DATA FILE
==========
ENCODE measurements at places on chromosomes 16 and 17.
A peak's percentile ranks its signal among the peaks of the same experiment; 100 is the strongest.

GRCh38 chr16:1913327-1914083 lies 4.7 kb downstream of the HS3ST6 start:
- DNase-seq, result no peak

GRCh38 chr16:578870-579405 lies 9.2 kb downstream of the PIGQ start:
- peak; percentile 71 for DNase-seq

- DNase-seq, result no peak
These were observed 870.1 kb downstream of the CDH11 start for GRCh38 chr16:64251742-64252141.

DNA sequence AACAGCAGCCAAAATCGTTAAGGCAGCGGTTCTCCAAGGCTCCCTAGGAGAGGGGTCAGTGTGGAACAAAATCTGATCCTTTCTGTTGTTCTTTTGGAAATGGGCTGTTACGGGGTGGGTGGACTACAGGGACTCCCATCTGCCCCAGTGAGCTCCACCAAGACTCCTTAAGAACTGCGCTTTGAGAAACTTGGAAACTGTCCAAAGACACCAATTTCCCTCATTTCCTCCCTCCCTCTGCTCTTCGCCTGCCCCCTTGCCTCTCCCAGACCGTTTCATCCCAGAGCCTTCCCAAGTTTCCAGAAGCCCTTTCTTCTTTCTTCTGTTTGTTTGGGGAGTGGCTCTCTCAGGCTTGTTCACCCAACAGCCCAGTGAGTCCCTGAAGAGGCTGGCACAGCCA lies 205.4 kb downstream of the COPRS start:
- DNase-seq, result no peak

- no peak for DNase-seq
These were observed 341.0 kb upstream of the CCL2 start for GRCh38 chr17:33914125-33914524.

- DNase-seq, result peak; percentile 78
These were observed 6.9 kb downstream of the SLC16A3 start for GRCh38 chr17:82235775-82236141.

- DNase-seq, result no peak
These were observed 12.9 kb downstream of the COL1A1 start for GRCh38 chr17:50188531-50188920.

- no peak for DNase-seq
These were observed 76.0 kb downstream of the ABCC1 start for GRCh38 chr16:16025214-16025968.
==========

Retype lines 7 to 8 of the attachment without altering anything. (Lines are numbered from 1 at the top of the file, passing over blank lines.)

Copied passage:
- DNase-seq, result no peak
These were observed 870.1 kb downstream of the CDH11 start for GRCh38 chr16:64251742-64252141.